A group of students from Trinity Meadows Intermediate and Trinity Springs Middle schools in the Keller school district is having some serious fun with a puzzle toy that was all the rage when their parents were kids.
The Rubiks Cube Club involves about a dozen kids, many of whom compete in regional contests to see who can solve the puzzles the fastest.
There are team competitions and solo competitions. For the team contest, eight students help each other solve 25 cubes as fast as they can. The Trinity team is ranked sixth in the middle school division in the state of Texas with their time of 4 minutes 34 seconds.
Northwest school district’s Chisholm Trail Middle School also has a Rubiks Cube Club. The school’s team was ranked tops in the middle school division in the state last year with a time of 3 minutes 24 seconds.
“Nothing boosts self-confidence like learning to solve the cube,” said CTMS teacher and sponsor Sheila Greene.
At a December contest for the North Texas region, one Trinity Springs student, Aidan Fox, had the fastest time in the solo contest. His solution in 31.44 seconds is the best time in his age group and the third best time overall in the state right now.
Aidan, a seventh-grader, started playing with a Rubiks Cube in the third grade but didn’t get serious about solving for speed until last summer. His fastest time ever is 19 seconds.
“I started cubing a lot over the summer, so I could get faster and faster,” Aidan said.
He likes how you have to focus and think about every move. While the processes stay the same, the solution is different ever time, he said.
Trinity Meadows fifth-grader Abigail Jenkins didn’t know how to solve the puzzle when she began attending the club at the beginning of the school year. After lots of work, the solution process just clicked.
“It’s just fun to figure things out,” Abigail said. “Not too many people know how to do it. It’s just so satisfying.”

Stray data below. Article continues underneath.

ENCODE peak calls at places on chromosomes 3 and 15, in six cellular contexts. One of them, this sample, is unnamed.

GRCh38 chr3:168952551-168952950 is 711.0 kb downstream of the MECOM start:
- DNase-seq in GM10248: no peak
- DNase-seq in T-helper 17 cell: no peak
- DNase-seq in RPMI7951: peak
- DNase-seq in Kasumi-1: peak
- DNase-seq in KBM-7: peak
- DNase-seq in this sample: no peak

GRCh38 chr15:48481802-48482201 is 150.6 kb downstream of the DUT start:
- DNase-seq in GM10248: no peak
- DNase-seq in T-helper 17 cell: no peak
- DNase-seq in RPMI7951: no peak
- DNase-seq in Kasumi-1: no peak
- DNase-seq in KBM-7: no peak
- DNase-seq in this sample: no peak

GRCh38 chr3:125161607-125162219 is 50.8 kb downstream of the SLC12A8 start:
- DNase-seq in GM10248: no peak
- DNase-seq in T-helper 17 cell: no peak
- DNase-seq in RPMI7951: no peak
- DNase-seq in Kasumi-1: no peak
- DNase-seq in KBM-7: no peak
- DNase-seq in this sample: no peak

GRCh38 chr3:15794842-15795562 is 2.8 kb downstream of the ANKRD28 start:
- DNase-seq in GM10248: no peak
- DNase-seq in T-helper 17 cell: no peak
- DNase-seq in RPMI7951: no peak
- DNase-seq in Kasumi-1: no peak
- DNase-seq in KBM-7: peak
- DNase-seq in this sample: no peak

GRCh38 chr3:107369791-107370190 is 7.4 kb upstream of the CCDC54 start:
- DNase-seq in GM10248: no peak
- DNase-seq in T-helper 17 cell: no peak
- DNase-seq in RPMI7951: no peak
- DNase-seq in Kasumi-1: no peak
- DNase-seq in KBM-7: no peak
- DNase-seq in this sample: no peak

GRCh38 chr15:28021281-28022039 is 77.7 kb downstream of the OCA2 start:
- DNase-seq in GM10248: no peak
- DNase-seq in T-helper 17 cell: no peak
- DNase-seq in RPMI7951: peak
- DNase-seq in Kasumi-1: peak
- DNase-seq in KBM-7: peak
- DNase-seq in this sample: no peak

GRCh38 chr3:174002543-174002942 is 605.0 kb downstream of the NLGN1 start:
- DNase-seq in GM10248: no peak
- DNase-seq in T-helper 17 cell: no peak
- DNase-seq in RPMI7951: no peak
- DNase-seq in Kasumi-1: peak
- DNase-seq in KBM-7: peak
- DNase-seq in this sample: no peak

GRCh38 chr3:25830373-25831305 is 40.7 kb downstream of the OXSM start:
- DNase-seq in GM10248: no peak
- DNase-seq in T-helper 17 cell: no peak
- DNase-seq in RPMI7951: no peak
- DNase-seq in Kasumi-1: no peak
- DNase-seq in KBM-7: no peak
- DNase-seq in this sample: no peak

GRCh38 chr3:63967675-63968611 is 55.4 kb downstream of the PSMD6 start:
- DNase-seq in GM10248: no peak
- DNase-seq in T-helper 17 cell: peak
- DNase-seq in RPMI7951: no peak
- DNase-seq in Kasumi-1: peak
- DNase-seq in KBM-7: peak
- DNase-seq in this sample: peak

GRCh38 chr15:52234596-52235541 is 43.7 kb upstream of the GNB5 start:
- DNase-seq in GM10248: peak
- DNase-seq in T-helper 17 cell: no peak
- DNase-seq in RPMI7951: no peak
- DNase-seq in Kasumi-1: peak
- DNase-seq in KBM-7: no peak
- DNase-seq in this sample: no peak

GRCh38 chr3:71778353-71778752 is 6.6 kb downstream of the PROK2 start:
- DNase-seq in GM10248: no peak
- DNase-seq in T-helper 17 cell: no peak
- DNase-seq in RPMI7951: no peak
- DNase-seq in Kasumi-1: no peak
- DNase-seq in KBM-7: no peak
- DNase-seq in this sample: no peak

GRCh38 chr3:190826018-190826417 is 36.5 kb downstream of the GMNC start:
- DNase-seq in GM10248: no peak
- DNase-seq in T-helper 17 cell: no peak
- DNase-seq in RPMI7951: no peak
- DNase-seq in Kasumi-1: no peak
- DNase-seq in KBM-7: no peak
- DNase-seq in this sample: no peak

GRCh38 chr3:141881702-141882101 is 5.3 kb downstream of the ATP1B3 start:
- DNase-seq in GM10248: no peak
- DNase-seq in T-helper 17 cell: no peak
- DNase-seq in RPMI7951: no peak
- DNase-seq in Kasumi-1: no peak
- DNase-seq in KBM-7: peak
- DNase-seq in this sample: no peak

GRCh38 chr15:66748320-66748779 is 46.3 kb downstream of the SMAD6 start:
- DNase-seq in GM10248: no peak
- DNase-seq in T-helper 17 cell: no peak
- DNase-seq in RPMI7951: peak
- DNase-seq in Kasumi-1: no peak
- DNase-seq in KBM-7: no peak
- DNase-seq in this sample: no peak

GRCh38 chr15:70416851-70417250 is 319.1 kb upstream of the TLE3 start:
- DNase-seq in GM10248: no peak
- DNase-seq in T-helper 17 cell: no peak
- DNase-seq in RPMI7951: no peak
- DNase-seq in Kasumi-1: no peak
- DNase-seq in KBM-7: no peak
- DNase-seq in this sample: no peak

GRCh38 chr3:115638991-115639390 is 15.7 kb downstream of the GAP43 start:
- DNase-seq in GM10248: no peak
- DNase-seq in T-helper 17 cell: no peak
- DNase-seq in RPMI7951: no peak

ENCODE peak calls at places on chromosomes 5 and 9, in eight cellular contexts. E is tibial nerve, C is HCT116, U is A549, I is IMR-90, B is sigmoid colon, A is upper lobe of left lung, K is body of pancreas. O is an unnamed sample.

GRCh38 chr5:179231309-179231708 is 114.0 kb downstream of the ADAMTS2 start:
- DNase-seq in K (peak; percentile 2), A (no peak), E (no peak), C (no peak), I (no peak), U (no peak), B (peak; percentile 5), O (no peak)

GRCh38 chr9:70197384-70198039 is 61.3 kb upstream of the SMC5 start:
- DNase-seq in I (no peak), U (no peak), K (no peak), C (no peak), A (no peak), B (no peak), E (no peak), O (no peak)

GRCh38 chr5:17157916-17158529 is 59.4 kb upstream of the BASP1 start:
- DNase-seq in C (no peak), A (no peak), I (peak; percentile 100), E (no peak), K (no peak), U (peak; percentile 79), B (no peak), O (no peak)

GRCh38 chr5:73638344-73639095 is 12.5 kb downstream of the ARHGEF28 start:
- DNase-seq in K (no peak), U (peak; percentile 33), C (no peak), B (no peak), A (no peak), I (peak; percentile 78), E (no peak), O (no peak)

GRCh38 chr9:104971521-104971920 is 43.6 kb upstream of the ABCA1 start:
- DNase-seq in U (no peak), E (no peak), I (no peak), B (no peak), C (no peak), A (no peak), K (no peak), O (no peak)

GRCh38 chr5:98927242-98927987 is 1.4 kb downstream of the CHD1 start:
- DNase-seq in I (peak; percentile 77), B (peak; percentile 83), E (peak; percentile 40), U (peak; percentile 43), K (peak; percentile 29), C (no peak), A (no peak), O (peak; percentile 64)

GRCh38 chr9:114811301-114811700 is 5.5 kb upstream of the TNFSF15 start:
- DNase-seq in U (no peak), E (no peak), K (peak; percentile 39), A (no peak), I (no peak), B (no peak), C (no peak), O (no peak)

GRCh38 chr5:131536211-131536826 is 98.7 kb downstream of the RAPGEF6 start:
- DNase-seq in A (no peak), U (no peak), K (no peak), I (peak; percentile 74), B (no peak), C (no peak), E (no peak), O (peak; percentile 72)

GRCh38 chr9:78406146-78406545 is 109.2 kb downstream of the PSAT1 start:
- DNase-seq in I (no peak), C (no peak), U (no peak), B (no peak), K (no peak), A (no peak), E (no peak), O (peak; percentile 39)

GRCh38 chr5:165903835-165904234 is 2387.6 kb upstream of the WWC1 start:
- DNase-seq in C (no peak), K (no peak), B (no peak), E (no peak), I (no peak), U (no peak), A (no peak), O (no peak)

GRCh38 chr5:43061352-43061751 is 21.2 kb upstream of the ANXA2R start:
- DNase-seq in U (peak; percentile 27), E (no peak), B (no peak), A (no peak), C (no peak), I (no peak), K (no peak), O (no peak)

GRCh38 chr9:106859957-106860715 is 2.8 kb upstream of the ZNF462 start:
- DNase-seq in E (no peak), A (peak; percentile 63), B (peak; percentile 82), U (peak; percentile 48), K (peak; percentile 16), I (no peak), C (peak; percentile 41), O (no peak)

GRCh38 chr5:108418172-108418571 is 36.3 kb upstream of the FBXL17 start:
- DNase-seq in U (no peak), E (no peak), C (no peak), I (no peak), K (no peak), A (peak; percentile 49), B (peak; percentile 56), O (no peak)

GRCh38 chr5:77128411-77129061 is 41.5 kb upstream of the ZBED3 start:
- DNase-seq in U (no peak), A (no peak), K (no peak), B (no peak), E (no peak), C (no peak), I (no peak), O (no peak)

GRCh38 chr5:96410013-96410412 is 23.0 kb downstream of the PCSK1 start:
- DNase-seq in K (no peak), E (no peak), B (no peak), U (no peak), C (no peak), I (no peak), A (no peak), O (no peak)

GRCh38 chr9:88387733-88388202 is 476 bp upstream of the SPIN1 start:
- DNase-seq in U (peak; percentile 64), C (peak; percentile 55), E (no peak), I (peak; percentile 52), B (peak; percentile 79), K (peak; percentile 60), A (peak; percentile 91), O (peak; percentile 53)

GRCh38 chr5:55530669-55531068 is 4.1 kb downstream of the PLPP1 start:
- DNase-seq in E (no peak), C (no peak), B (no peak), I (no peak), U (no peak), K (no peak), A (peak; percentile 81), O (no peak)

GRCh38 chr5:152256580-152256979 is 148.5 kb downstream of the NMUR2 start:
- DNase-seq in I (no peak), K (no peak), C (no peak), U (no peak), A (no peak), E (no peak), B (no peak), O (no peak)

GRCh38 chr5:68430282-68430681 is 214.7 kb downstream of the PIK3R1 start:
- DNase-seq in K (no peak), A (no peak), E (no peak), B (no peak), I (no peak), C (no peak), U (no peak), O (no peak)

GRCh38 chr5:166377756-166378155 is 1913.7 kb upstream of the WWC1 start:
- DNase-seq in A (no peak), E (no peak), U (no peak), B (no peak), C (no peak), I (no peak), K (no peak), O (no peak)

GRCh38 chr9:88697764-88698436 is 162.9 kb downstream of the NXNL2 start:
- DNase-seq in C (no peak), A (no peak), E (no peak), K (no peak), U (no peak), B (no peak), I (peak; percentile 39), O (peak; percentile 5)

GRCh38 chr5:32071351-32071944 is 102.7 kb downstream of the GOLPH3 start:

Christina Carson, the Trinity Meadows teacher who sponsors the club, said kids teach one another, but it takes patience to learn.
“Only the ones that have the perseverance can do it,” Carson said.
Carson Patterson, a fifth-grader, said he often carries his cube around and works on solving it fast, which draws the attention of his classmates.
“Everyone comes up to me and says, ‘Can you teach me? Can you teach me?’” Carson Patterson said.
Students learn math and the power of algorithms in a fun way, along with improving their teamwork skills, Christina Carson said.
In addition to solving for speed, club members can make mosaics with multiple cubes. At a recent after-school meeting, kids made the Superman “S” emblem and a picture of Mario from the Super Mario Bros. game. They followed a template to create the designs, but they also can make their own mosaic designs.
Both the speed contests and the mosaics are recorded on the website, youcandothecube.com. The site also includes a guide to solving the Rubiks Cube. Christina Carson said once students have solved one side, they can follow the written guide.
The club, which meets after school every other Monday at Trinity Meadows Intermediate School, includes some kids who haven’t yet completed the puzzle. Other students will help and encourage them until they get it.
Kids enjoy learning to solve the puzzle and solving for speed.
Carson Patterson said, “It’s really fun. When you’re solving it, it blocks out everything you’re worrying about.”
Christina Carson said they’d love to have a sponsor who would help them go to competitions. For more information on the club, email firstname.lastname@example.org.